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August 2014 Archives

Court: Late Payments to Government Shutdown Workers Violated the Fair Labor Standards Act

In 2013, following rancorous disputes between the Obama Administration and congressional Republicans, the federal government partially shut down from October 1 through October 16. Note the word "partially" - since a total shutdown would have resulted in unprecedented chaos, federal employees were divided into two groups. "Non-excepted" employees performed supposedly non-essential government functions, and were told to stay home during the shutdown. "Excepted" employees - prison guards, border agents, and various other groups employed in safety and protective functions - still had to work. Unfortunately for those employees, it was unclear at the time when, exactly, they would be paid for this work.

Filing qui tam claims under the False Claims Act

Fraud against the federal government is committed in a variety of ways. If you are an employee of an individual or company that defrauds the federal government, then you have a right under the Federal Civil False Claims Act (FCA) to bring a lawsuit against your employer on behalf of the government and yourself. This kind of civil action is called a qui tam claim. Let's briefly discuss why and how qui tam lawsuits are filed.

Second Circuit Defines "Volunteers" Excluded from Labor Protections

In a decision handed down June 18, the Second Circuit, the federal appellate court covering New York State, delineated and refined exactly what constitutes a "volunteer," a category of worker excluded from the protections of the federal Fair Labor Standards Act. In a time where more and more high school and college graduates are accepting unpaid positions when they are unable to find work, the decision comes as a stark reminder of the importance of labor laws.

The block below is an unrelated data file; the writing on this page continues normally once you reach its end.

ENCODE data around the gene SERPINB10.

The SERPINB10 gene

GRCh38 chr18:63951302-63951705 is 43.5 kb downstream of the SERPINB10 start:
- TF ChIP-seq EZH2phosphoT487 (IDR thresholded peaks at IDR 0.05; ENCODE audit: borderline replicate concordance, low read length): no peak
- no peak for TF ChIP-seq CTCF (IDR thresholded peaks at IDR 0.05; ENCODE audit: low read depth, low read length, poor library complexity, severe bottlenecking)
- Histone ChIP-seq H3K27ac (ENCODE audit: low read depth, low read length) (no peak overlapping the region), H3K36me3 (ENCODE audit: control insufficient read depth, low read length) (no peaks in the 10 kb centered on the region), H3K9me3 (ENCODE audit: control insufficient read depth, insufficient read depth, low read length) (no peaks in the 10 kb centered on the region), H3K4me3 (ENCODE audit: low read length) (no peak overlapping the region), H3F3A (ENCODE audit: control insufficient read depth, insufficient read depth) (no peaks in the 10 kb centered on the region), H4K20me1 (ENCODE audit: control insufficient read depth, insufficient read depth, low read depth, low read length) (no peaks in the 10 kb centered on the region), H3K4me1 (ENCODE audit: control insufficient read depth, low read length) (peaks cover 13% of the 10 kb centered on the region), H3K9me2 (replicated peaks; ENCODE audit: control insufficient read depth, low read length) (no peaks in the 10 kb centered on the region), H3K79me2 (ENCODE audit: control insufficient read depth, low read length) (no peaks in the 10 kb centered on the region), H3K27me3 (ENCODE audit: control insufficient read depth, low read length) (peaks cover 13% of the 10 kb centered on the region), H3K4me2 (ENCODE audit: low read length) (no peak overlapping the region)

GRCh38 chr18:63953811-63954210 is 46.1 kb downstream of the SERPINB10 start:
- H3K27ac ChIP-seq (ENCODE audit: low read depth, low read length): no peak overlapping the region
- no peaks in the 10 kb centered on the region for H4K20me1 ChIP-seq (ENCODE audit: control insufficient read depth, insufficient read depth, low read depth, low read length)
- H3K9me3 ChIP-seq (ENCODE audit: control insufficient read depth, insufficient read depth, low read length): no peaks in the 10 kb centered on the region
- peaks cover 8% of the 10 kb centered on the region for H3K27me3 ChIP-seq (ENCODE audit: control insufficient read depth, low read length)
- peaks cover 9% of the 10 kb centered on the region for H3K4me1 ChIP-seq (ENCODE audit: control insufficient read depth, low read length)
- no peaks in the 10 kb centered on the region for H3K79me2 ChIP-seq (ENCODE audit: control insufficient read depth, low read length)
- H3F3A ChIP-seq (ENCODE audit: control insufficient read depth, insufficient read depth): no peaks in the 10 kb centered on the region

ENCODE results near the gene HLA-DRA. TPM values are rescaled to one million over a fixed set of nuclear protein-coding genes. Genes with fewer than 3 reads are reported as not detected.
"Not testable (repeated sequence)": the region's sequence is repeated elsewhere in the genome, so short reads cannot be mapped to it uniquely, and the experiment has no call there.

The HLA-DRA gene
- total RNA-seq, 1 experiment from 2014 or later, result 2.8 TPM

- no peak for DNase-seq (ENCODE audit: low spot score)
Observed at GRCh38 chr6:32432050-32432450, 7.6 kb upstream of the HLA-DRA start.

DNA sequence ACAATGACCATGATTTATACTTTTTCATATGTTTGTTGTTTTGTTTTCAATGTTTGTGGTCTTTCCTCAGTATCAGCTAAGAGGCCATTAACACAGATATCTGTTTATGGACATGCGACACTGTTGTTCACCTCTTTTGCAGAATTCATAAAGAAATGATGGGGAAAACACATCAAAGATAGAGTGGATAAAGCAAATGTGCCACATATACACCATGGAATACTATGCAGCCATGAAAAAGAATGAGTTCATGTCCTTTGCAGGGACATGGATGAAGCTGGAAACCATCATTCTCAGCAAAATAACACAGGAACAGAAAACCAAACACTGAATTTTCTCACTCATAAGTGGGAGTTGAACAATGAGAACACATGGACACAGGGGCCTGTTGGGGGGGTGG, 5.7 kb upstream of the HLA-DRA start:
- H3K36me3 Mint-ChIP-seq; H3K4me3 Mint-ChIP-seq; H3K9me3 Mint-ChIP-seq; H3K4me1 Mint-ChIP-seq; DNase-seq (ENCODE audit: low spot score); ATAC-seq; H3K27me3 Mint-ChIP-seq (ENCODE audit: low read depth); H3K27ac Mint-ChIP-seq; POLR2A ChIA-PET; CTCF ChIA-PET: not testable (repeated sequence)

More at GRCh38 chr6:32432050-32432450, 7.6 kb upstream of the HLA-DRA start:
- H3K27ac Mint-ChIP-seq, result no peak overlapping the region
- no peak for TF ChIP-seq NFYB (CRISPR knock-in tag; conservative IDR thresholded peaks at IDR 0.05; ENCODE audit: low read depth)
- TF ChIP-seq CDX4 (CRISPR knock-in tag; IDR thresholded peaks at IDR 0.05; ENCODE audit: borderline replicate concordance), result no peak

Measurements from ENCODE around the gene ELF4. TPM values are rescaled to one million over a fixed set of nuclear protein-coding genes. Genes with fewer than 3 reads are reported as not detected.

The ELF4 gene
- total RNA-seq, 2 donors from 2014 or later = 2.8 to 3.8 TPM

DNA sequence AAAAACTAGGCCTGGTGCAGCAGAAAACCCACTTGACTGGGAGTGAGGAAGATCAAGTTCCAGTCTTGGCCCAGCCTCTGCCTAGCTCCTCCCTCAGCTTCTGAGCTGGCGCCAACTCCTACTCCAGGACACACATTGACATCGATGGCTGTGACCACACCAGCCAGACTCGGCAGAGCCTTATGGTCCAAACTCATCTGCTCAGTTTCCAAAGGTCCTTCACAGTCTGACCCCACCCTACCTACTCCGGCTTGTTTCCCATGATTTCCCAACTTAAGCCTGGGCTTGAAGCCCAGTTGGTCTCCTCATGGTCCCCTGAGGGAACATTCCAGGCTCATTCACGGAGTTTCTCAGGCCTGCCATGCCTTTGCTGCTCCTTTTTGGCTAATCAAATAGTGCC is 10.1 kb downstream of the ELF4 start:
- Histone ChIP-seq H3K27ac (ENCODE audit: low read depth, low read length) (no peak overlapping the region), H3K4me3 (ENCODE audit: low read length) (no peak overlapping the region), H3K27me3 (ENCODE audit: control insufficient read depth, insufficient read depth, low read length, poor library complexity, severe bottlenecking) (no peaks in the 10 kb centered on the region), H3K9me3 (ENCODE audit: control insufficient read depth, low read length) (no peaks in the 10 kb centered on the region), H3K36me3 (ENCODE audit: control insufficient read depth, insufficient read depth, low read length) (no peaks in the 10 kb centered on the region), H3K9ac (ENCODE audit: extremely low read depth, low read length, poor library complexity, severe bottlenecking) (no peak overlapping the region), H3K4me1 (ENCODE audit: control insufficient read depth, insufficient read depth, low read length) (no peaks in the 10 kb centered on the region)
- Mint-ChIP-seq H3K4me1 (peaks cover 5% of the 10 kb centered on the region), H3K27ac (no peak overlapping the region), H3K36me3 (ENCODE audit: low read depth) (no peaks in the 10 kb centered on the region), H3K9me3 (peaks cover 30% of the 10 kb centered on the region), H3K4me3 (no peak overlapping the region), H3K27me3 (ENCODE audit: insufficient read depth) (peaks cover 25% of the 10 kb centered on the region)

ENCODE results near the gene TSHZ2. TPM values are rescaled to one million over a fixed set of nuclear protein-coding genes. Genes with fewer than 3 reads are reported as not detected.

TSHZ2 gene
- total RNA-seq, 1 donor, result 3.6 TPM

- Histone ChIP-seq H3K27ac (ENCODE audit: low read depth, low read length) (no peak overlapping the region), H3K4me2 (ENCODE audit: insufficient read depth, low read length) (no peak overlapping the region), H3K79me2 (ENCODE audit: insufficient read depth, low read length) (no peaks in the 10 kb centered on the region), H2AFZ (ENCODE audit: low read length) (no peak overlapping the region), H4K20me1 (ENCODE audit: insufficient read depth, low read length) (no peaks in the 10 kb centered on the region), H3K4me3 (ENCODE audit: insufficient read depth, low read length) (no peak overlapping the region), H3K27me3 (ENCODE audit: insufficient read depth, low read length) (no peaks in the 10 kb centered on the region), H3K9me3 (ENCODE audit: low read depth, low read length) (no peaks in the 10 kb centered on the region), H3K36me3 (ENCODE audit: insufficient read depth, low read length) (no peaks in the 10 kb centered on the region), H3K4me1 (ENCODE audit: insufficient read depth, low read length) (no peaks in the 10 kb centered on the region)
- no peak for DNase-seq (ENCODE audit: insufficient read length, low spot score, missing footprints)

LinkedIn employees receive overtime back-pay, other damages

The Fair Labor Standards Act (FLSA) requires employers to pay non-salaried, non-exempt employees at least a minimum hourly wage of $7.25. States can set the minimum wage higher, though the federal minimum is currently $7.25. The FLSA also requires employers to pay 150 percent of a non-salaried employee's regular compensation rate for every hour that exceeds 40 in a single work week. These wage and hour laws are meant to ensure that workers receive the compensation they earn.

Sexual harassment of unpaid interns banned under New York law

Until recently, only Washington, D.C., and Oregon gave unpaid interns the right to sue over sexual harassment. Under federal law, only workers classified as "employees" are protected from sexual harassment in the workplace, and unpaid interns have historically not been given the "employee" designation. States, however, can pass their own laws to protect unpaid workers.

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